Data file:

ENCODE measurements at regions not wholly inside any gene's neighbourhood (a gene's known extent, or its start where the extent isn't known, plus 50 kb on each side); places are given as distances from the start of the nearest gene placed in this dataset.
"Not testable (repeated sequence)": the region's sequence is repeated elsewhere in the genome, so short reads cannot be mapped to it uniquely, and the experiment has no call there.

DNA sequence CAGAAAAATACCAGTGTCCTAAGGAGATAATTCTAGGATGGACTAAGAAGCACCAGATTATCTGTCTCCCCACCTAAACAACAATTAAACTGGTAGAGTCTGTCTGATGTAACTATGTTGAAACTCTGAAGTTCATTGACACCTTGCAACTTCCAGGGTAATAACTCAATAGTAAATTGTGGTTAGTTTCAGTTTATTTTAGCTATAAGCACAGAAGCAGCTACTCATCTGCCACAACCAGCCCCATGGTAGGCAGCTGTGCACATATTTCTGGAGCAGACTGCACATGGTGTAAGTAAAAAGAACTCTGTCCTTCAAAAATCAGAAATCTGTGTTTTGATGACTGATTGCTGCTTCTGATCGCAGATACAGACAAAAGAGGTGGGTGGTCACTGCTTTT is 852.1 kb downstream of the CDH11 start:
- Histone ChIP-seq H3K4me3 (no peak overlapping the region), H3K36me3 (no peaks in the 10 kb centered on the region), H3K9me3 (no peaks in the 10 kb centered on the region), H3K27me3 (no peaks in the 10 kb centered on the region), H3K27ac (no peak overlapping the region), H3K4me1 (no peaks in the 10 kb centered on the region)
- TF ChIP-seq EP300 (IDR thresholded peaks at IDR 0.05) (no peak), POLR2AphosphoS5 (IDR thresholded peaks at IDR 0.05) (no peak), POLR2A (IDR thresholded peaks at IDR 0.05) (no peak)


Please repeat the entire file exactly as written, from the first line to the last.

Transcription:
ENCODE measurements at regions not wholly inside any gene's neighbourhood (a gene's known extent, or its start where the extent isn't known, plus 50 kb on each side); places are given as distances from the start of the nearest gene placed in this dataset.
"Not testable (repeated sequence)": the region's sequence is repeated elsewhere in the genome, so short reads cannot be mapped to it uniquely, and the experiment has no call there.

DNA sequence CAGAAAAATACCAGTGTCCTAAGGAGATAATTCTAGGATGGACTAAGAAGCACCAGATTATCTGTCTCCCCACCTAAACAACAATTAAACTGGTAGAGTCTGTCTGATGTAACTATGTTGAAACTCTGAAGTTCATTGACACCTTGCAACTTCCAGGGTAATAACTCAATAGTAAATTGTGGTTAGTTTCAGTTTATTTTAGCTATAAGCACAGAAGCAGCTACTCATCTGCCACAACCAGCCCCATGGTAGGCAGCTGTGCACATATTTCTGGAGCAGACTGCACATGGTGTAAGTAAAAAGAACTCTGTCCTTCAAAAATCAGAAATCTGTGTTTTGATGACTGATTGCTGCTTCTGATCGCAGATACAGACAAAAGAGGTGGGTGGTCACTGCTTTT is 852.1 kb downstream of the CDH11 start:
- Histone ChIP-seq H3K4me3 (no peak overlapping the region), H3K36me3 (no peaks in the 10 kb centered on the region), H3K9me3 (no peaks in the 10 kb centered on the region), H3K27me3 (no peaks in the 10 kb centered on the region), H3K27ac (no peak overlapping the region), H3K4me1 (no peaks in the 10 kb centered on the region)
- TF ChIP-seq EP300 (IDR thresholded peaks at IDR 0.05) (no peak), POLR2AphosphoS5 (IDR thresholded peaks at IDR 0.05) (no peak), POLR2A (IDR thresholded peaks at IDR 0.05) (no peak)